A: Yes! Please exercise, but be smart about it. Strengthen your core in a meaningful way. I’m not asking that you do 100 sit-ups a day, I’m asking you to work on all the muscles that support the spine. Make sure you are doing ones that stabilize and not just ones that will give you a six pack. If you are younger consider avoiding hyperextension activities.
Q: Is there a “cure/ treatment?”
A: Again it depends on how bad the problem is and where it is in stages of healing. If it is healed you don’t need to do anything. If it is a new injury from trauma you will need to immobilize it or there might be the need for surgery. (3) If you are a child and a SPEC scan shows active bone remodeling you should consider getting a Boston overlap antilordotic brace. (4)
Q: Should I be taking medicine or avoiding medicines?
A: There is no need for medicine just because you have a spondylolisthesis unless you have an injury and then all of the same medications that one might take for an injury apply. Some people might find a time when they need muscle relaxants or pain killers but in general there is no medication that is specific for a spondy. It has been found that people that with a low back injury that also have spondylolisthesis respond more quickly to chiropractic care than people just suffering from low back pain. (5) So chiropractic care is a good option for those with low back pain complicated by spondylolithesis.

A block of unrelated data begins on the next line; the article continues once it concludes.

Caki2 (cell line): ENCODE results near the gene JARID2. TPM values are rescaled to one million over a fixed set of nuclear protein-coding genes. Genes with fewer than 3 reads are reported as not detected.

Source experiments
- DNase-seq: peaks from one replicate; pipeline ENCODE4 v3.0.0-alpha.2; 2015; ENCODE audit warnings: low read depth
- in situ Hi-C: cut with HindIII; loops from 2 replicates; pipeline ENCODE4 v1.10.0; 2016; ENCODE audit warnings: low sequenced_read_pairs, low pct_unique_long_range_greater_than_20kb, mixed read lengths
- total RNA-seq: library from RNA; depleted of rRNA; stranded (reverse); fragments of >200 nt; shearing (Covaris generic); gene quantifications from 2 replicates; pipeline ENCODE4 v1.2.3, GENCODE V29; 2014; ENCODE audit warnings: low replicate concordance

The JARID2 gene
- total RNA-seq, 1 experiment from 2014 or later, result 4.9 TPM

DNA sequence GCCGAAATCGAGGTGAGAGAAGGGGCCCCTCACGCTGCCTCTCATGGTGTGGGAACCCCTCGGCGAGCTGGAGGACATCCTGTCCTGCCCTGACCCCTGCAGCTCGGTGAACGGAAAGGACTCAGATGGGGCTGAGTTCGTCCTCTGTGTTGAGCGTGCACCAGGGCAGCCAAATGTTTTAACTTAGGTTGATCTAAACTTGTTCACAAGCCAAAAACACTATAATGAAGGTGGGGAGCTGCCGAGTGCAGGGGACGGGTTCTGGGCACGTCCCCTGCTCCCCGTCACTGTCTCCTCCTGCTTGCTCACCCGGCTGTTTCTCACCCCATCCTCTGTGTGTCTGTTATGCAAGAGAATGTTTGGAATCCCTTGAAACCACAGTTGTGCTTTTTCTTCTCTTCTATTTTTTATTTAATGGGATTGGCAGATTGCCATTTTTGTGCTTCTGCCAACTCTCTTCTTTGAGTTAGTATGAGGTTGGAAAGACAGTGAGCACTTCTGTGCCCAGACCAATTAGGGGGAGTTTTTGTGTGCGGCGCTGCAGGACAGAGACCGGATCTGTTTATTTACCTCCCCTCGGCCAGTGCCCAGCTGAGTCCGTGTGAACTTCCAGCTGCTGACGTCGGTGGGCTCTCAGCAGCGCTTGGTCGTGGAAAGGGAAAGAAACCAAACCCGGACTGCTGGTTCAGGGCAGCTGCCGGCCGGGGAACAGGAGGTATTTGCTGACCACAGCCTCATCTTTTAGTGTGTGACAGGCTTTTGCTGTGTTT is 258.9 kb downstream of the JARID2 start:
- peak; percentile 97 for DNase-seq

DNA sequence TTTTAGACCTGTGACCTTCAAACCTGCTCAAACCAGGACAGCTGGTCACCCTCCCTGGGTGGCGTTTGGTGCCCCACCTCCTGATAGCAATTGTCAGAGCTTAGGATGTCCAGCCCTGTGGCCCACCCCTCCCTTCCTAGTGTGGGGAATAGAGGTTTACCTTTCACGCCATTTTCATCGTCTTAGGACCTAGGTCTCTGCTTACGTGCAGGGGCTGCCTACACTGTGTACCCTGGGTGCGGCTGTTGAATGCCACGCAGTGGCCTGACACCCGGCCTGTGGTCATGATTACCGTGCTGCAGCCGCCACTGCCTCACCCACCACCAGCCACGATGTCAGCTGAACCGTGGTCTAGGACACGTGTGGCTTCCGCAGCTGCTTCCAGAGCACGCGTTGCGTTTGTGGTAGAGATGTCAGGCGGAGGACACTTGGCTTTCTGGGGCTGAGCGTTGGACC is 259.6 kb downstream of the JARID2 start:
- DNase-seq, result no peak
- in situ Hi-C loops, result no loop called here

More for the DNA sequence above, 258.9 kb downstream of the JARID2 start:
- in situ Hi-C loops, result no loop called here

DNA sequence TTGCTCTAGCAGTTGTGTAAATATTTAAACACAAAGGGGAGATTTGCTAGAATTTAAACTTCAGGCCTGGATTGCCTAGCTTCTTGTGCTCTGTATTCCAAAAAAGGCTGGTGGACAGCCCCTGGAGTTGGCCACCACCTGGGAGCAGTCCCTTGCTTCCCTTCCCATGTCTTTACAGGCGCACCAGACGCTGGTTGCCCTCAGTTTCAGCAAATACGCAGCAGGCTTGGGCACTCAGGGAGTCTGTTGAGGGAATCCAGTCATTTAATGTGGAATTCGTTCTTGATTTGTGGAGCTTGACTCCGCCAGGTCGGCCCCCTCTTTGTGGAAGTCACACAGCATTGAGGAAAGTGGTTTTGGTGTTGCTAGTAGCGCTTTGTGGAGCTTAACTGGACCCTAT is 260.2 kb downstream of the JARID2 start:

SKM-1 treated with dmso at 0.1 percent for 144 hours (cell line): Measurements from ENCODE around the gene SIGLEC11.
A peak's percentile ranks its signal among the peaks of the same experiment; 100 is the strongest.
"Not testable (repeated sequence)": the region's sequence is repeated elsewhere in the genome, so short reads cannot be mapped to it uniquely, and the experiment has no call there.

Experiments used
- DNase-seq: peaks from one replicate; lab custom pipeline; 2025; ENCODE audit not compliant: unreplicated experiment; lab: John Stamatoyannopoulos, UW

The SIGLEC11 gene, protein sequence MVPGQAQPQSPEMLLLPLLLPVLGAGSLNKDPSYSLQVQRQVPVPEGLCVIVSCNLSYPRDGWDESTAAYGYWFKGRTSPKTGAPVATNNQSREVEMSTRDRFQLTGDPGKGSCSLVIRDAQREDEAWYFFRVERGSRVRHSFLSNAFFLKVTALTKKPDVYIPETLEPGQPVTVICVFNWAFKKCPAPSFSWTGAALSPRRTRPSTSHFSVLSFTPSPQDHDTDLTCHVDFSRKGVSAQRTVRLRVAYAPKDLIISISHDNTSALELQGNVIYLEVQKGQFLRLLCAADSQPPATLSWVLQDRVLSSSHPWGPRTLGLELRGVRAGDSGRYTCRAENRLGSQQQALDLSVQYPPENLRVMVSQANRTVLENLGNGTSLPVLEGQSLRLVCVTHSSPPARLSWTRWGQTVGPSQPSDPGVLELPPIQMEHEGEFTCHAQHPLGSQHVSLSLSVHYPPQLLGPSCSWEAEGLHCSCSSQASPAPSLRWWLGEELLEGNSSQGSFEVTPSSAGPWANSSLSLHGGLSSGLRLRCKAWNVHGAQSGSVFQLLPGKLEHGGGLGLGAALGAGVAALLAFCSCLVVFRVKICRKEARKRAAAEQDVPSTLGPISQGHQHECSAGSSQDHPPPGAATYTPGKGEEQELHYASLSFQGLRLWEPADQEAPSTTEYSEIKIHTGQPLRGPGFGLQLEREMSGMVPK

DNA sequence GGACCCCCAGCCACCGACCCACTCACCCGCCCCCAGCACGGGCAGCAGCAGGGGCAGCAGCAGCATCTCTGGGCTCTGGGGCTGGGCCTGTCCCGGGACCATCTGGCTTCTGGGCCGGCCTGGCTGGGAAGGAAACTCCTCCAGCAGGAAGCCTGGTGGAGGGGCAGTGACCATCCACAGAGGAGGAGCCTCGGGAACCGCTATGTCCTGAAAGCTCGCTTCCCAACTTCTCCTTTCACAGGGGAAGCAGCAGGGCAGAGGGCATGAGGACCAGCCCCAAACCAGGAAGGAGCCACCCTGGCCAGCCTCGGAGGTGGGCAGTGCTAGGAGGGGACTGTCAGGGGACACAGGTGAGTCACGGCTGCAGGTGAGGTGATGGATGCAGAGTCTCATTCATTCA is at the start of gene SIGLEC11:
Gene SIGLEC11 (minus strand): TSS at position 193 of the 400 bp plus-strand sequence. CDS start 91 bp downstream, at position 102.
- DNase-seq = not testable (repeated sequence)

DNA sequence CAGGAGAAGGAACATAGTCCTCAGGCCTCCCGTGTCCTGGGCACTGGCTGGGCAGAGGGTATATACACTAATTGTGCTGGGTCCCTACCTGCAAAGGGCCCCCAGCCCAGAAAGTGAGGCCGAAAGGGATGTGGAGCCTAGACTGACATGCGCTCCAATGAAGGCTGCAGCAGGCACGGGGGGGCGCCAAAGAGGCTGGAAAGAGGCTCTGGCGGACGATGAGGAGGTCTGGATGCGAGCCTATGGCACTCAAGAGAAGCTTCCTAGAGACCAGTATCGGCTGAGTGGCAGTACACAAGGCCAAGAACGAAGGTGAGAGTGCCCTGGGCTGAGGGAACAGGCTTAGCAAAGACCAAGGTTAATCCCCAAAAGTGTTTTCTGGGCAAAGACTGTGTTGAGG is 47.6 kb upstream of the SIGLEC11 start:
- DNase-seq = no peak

Q: Should I see a doctor regularly? If so, how often?
A: Only as much as you would for regular wellness checks if you are not in pain.
Q: Is chiropractic safe?
A: Yes! Chiropractors help with spinal alignment. Chiropractic care can be helpful for patients with spinal problems such as a spondylolisthesis. Often times chiropractors are the ones that discover you have a spondy in the first place. Chiropractic care usually consists of making sure that the joints around the spondy are moving well but not adjusting the spondy itself. (6)
Q: Is there a way to improve my condition?
A: Make sure you are stabilizing and balancing your core muscles. Also work on your posture because it will help your spine’s overall health.
Q: What doctor is responsible for naming this because I can’t even pronounce my own condition?
A: It is actually a descriptive name. Spondylos = vertebra and lithesis = slippage and displacement (1)
Trivia: What does a scottie dog have to do with spondylolithesis?
A: When looking for a spondylolithesis, your practitioner will take different x-ray views of your spine. One view will be the side view seen at the top of the blog. The other view is a oblique view seen below. In this view your doctor is looking to see if your vertebra look like scottie dogs with or without a collar. If the vertebra looks like a scottie dog with a collar you have malunion of bone in your spine which is indicative of a spondy.
1) Yochum, T. and Rowe, L; Yochum and Rowe’s Essentials of Skeletal Radiology (3rd ed). 2005.
2) Nachemson A: Lumbar spine instability – A critical update and symposium summary. Spine 10:290, 1985.
3) Moe JH, Winter RB, Bradford DS, Lonstein JE: Scoliosis and other Spinal Deformities. Phadelphia, WB Saunders, 1978.
4) Steiner ME, Micheli LJ: Treatment of symptomatic spondylolysis and spondylolisthesis with the modified Boston brace. Spine 10:937, 1985.
5) Mierau D, Cassidy JD, McGregor M, et al.: Comparison of effectiveness of spinal manipulative therapy for low back pain patients with and without spondylolisthesis. J Manipulative Physiol Ther 10:49, 1987
6) Illi FW: The Vertebral Column: Lifeline of the Body. Chicago: National College of Chiropractic, 1951